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 Table of Contents 
Year : 2016  |  Volume : 23  |  Issue : 2  |  Page : 100-104  

Gender inequality in acute coronary syndrome patients at Omdurman Teaching Hospital, Sudan

1 Department of Internal Medicine, Faculty of Medicine, University of Tabuk, Kingdom of Saudi Arabia
2 Department of Internal Medicine, Faculty of Medicine, Omdurman Islamic University, Omdurman, Sudan
3 Department of Community Medicine, Faculty of Medicine, University of Tabuk, Kingdom of Saudi Arabia

Date of Web Publication21-Apr-2016

Correspondence Address:
Mohammed A Elnour
Faculty of Medicine, University of Tabuk, P. O. Box: 741, Tabuk 74174
Kingdom of Saudi Arabia
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Source of Support: None, Conflict of Interest: None

DOI: 10.4103/2230-8229.181007

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Background: Gender differences among patients with the acute coronary syndrome is still being debated, no research has been done on gender inequality among coronary syndrome patients in Sudan. Objectives: To study gender differences in presentation, management, and outcomes of acute coronary syndrome in Sudan. Subjects and Methods: This cross-sectional descriptive longitudinal study was conducted in Omdurman Teaching Hospital between July 2014 and August 2015. Patients were invited to sign a written informed consent form, were interviewed and examined by a physician, and then followed during their hospital stay. Information collected includes coronary risk factors, vital signs, echocardiography findings, arrhythmias, heart failure, cardiogenic shock, and death. The Ethical Committee of Omdurman Teaching Hospital approved the research. Results: A total of 197 consecutive acute coronary syndrome patients were included, 43.1% were females. A significant statistical difference was evident between males and females regarding the type of acute coronary syndrome, its presentation, and time of presentation to the hospital, smoking, and receipt of thrombolysis (P < 0.05). No differences were found with regard to age, hypertension, diabetes, family history of myocardial infarction, percutaneous coronary intervention, and in-hospital acute coronary complications (P > 0.05). Conclusion: Women were less likely to receive thrombolytic therapy, present with chest pain, and diagnosed with ST-segment elevation myocardial infarction. No gender differences were found in acute coronary syndrome risk factors apart from smoking, which was more common in males, and there were no differences between males and females as regards in-hospital complications.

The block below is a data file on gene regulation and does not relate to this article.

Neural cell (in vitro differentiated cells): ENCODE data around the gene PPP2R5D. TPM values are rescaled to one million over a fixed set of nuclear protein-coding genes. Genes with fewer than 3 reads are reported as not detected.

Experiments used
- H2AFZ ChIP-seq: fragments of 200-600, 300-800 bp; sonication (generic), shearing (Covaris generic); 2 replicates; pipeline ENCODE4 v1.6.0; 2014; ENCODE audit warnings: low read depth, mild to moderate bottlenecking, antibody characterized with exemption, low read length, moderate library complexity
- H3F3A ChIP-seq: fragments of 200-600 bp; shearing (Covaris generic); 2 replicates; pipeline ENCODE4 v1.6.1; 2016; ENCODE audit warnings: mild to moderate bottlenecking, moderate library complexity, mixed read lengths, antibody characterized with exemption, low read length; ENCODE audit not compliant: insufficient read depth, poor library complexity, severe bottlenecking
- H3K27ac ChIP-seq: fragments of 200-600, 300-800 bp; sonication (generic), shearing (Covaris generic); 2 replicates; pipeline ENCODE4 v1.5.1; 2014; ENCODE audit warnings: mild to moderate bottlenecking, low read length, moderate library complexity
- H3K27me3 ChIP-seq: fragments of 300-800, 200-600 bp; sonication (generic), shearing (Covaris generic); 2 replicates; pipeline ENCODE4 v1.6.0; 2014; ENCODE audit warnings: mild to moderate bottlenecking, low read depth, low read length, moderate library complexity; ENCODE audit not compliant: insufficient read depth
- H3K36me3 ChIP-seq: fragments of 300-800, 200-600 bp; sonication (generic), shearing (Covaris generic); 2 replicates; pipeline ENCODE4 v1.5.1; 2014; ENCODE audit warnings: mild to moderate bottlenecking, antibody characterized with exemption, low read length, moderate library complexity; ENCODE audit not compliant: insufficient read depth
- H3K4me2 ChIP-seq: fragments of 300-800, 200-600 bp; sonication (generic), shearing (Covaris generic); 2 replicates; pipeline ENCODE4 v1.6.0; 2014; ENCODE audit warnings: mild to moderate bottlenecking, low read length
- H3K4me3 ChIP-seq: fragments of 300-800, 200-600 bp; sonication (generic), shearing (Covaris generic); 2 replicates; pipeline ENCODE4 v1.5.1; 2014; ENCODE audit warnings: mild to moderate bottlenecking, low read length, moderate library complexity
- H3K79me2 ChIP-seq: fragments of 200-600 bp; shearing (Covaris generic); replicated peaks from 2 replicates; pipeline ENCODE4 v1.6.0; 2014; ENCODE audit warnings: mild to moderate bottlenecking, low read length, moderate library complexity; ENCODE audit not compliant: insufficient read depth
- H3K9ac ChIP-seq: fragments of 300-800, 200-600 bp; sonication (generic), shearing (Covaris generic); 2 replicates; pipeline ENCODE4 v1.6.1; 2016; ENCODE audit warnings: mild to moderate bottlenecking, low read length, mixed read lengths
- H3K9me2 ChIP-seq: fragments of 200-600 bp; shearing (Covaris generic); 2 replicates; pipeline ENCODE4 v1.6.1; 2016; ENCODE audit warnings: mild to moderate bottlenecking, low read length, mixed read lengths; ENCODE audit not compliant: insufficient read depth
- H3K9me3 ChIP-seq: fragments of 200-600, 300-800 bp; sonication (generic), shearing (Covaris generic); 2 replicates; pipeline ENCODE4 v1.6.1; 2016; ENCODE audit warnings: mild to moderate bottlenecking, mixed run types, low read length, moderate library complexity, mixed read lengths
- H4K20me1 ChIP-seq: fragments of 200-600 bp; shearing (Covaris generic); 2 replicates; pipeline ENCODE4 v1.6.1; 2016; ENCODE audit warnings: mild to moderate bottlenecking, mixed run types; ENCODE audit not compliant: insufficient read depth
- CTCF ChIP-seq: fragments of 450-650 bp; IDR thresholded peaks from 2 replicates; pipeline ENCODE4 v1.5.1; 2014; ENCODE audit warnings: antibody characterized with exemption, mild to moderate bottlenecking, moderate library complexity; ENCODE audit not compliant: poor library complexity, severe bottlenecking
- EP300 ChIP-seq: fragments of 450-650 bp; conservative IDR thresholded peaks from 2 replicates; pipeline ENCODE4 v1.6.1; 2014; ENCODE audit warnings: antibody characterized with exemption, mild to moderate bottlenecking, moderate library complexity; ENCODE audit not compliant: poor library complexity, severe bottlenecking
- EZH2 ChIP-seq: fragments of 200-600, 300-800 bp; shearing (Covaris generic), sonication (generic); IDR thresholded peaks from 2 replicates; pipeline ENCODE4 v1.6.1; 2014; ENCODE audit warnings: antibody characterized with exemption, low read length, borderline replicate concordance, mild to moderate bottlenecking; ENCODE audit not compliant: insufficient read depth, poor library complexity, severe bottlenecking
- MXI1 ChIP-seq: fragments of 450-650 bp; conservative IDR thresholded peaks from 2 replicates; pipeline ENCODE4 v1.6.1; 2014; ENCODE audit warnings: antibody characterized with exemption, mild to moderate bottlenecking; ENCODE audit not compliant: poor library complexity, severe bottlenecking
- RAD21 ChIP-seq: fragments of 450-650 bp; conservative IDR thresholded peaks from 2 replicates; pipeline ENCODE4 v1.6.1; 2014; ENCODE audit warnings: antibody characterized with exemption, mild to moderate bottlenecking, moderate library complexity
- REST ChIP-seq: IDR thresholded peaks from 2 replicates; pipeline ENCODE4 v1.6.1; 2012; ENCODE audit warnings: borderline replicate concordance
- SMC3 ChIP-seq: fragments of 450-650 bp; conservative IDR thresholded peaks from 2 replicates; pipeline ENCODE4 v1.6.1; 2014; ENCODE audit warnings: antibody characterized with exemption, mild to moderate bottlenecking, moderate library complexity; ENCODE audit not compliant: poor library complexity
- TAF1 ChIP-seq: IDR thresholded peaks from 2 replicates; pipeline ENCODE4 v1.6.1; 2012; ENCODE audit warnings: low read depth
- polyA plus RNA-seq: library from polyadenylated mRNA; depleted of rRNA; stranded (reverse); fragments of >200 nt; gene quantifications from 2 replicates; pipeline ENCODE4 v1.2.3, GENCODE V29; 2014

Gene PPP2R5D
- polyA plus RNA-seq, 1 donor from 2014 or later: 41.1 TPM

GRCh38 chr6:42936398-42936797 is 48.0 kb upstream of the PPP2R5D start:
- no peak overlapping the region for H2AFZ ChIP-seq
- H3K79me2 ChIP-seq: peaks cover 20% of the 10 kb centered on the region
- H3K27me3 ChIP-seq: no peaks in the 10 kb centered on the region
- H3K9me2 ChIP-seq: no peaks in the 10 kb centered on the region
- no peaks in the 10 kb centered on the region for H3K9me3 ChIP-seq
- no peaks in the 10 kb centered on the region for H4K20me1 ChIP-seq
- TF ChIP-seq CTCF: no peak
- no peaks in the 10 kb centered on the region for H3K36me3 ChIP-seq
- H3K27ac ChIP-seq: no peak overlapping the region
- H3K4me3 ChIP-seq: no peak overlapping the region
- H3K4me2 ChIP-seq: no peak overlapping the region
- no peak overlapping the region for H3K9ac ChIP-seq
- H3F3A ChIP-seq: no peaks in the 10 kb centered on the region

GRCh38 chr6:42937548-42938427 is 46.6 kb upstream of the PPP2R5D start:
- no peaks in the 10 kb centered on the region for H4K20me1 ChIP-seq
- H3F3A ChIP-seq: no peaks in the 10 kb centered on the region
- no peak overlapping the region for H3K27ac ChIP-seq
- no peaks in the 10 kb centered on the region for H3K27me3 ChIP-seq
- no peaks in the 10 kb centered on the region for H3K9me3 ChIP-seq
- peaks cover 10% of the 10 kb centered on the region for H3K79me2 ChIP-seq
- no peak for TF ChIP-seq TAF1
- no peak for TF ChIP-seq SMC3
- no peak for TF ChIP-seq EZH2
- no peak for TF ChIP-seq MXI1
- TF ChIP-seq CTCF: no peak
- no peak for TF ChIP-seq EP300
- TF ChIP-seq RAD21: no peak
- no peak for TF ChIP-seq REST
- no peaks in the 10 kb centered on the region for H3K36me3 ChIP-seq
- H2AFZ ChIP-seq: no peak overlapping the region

Keywords: Acute coronary syndrome, gender, inequality, Sudan

How to cite this article:
Mirghani HO, Elnour MA, Taha AM, Elbadawi AS. Gender inequality in acute coronary syndrome patients at Omdurman Teaching Hospital, Sudan. J Fam Community Med 2016;23:100-4

How to cite this URL:
Mirghani HO, Elnour MA, Taha AM, Elbadawi AS. Gender inequality in acute coronary syndrome patients at Omdurman Teaching Hospital, Sudan. J Fam Community Med [serial online] 2016 [cited 2021 Aug 4];23:100-4. Available from:

   Introduction Top

Coronary artery disease is the leading cause of death in the developed world and one of the most deadly diseases in developing countries. The mortality was estimated at 7.3 million deaths while disability-adjusted life years were estimated at 58 million in the year 2001. Owing to increasing risk factors, the level seems to be rising worldwide.[1],[2]

In Sudan, 12% of people die from cardiovascular diseases, which comes after noncommunicable diseases.[3] The actual figure may be higher because many deaths occur outside hospitals and go unrecorded.

Many studies have reported gender inequality with regard to acute coronary syndrome treatment and outcomes, in which females had fewer interventional procedures and increased in-hospital complications and mortality.[4] The reason for this difference in coronary artery outcomes between males and females is not certain. Whether this is due to basic clinical characteristics or the pathophysiological difference between males and females is uncertain.[5]

Lifestyle changes toward a healthier diet, regular exercise, and cessation of smoking are necessary measures for the prevention of coronary artery disease in women. There is no documentation of the protective effect of hormone replacement therapy on postmenopausal female with coronary artery disease nor is there any beneficial effect of this on coronary events in healthy postmenopausal women. Thus, hormone replacement therapy is currently not recommended as prophylaxis for cardiovascular disease.[6]

Observational studies have demonstrated that guidelines for acute coronary syndrome are not followed in women. In contrast, some researchers have concluded that there are no differences in management and outcomes between males and females.[7],[8]

In the light of this lack of agreement and the fact that Sudan is a vast country with 66.8% of its population living in rural areas, the presentation, and management of acute coronary syndrome patients may differ from Western countries. We conducted this research to assess gender differences in presentation, management, and outcomes for patients with acute coronary syndrome in Omdurman Teaching Hospital in Sudan.

   Subjects and Methods Top